PAUL ROEDDING PHOTOGRAPHY

Wildlife and Nature Photography

Winter Birding Is Not Complete Without A Search For Common Redpolls

Male Common Redpoll perched on a cluster of alder catkins.

Male Common Redpoll perched on a cluster of alder catkins.

The Common Redpoll is a small finch that breeds throughout the boreal forest and Arctic tundra to our north, but can be found across our area during winter months. Similar in size to an American Goldfinch, these birds are identified by their red foreheads and the black feathers surrounding their small yellow bills. Males are distinguished from females by the rosy feathers that extend down their necks to their breasts. Similar species include the House Finch and Pine Siskin, however the small but distinct red forehead quickly identifies them from other finches.

Key field marks help distinguish the Common Redpoll from other finches. Note the red forehead, yellow bill, and the black feathers that surround it. The lack of rosy feathers on the neck and breast indicate this Common Redpoll is a female.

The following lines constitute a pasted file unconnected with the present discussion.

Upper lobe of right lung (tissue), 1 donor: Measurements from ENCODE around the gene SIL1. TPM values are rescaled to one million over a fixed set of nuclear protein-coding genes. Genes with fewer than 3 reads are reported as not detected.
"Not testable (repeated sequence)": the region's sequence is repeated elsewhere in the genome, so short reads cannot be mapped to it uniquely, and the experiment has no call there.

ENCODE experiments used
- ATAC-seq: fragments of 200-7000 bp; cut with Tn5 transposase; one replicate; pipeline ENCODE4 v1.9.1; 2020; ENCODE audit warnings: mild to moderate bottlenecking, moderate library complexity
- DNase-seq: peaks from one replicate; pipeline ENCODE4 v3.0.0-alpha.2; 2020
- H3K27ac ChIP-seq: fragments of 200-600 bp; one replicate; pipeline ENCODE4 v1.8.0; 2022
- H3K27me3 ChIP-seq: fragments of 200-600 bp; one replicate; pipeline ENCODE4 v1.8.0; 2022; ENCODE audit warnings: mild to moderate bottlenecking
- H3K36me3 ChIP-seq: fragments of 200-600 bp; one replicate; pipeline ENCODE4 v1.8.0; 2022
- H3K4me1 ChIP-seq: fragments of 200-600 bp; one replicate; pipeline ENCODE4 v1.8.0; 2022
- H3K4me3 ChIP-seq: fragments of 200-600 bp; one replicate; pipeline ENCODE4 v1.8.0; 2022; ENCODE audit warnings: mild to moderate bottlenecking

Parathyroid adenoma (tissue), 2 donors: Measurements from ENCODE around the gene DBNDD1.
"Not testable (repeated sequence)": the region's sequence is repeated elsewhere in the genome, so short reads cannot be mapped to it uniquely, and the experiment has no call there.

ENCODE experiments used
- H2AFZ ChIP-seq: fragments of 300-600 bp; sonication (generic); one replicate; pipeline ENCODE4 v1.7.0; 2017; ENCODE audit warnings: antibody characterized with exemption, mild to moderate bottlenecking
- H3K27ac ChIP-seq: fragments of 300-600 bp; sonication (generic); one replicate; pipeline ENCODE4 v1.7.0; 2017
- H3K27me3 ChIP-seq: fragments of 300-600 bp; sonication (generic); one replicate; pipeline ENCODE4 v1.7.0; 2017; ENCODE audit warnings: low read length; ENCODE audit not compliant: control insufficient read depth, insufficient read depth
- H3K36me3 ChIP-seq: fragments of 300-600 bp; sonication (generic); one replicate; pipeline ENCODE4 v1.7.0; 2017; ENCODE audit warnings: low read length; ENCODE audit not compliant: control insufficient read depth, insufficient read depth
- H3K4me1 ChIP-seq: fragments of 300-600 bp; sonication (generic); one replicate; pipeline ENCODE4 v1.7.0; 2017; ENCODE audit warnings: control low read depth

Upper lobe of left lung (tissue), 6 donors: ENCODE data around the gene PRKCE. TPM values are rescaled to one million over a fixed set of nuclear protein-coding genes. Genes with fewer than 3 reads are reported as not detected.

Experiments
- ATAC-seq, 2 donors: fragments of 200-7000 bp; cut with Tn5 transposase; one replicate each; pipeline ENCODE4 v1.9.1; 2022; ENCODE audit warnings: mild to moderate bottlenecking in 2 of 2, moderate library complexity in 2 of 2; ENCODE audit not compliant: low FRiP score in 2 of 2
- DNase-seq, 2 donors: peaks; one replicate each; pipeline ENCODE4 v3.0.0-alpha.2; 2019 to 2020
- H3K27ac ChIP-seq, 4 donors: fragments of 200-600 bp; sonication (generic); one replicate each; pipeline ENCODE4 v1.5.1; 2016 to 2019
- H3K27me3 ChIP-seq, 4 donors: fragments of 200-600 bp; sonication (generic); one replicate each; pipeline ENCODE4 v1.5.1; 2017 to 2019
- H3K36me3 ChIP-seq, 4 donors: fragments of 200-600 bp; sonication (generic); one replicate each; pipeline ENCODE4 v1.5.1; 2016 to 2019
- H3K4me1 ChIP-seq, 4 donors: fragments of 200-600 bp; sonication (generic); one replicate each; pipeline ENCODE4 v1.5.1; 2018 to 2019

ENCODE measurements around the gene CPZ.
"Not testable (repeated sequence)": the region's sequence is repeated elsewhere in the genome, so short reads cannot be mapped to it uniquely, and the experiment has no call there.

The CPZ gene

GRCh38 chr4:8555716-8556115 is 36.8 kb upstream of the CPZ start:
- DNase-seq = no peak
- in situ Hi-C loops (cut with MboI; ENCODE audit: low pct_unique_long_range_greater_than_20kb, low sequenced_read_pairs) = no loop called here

Key field marks help distinguish the Common Redpoll from other finches. Note the red forehead, yellow bill, and the black feathers that surround it. The lack of rosy feathers on the neck and breast indicate this Common Redpoll is a female.

Common Redpolls are a highly irruptive species whose southward migration is driven chiefly by food. Common Redpolls are regularly found in pine, spruce, birch and alder trees where they feed on the seeds found in the cones or catkins by removing them with their tiny bills. Redpolls frequently visit backyard feeders and prefer a tube style finch feeder filled with small seeds such as nyjer or thistle. Sunflower seeds are also consumed at feeders by Common Redpolls. Hulled sunflower or sunflower chips are a great option for redpolls and other finches as these seeds are easier to consume out of the shell for these small billed birds. If you have backyard feeders, be sure to look closely at any of the finches visiting for the previously mentioned field marks to make sure you haven’t mistaken any Common Redpolls for House Finches.